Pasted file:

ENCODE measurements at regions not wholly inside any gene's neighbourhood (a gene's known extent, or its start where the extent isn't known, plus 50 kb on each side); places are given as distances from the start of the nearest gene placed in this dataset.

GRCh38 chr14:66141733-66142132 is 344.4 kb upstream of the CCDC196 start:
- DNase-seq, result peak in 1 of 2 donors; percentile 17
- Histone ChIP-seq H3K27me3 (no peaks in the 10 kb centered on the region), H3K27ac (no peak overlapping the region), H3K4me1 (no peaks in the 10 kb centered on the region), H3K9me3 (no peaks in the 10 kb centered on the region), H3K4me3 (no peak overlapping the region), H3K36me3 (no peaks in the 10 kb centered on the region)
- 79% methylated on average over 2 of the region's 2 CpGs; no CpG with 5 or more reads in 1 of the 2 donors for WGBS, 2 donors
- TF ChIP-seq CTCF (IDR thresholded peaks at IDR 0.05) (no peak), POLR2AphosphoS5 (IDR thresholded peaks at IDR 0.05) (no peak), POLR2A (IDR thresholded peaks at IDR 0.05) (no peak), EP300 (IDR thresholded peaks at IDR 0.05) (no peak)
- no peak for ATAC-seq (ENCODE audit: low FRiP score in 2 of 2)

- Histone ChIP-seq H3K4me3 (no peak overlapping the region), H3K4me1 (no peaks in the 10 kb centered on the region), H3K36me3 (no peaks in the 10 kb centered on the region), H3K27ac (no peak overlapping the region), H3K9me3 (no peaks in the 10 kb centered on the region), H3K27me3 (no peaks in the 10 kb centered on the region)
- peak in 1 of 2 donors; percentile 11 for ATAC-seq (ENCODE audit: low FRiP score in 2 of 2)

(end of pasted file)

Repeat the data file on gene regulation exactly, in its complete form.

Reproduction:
ENCODE measurements at regions not wholly inside any gene's neighbourhood (a gene's known extent, or its start where the extent isn't known, plus 50 kb on each side); places are given as distances from the start of the nearest gene placed in this dataset.

GRCh38 chr14:66141733-66142132 is 344.4 kb upstream of the CCDC196 start:
- DNase-seq, result peak in 1 of 2 donors; percentile 17
- Histone ChIP-seq H3K27me3 (no peaks in the 10 kb centered on the region), H3K27ac (no peak overlapping the region), H3K4me1 (no peaks in the 10 kb centered on the region), H3K9me3 (no peaks in the 10 kb centered on the region), H3K4me3 (no peak overlapping the region), H3K36me3 (no peaks in the 10 kb centered on the region)
- 79% methylated on average over 2 of the region's 2 CpGs; no CpG with 5 or more reads in 1 of the 2 donors for WGBS, 2 donors
- TF ChIP-seq CTCF (IDR thresholded peaks at IDR 0.05) (no peak), POLR2AphosphoS5 (IDR thresholded peaks at IDR 0.05) (no peak), POLR2A (IDR thresholded peaks at IDR 0.05) (no peak), EP300 (IDR thresholded peaks at IDR 0.05) (no peak)
- no peak for ATAC-seq (ENCODE audit: low FRiP score in 2 of 2)

- Histone ChIP-seq H3K4me3 (no peak overlapping the region), H3K4me1 (no peaks in the 10 kb centered on the region), H3K36me3 (no peaks in the 10 kb centered on the region), H3K27ac (no peak overlapping the region), H3K9me3 (no peaks in the 10 kb centered on the region), H3K27me3 (no peaks in the 10 kb centered on the region)
- peak in 1 of 2 donors; percentile 11 for ATAC-seq (ENCODE audit: low FRiP score in 2 of 2)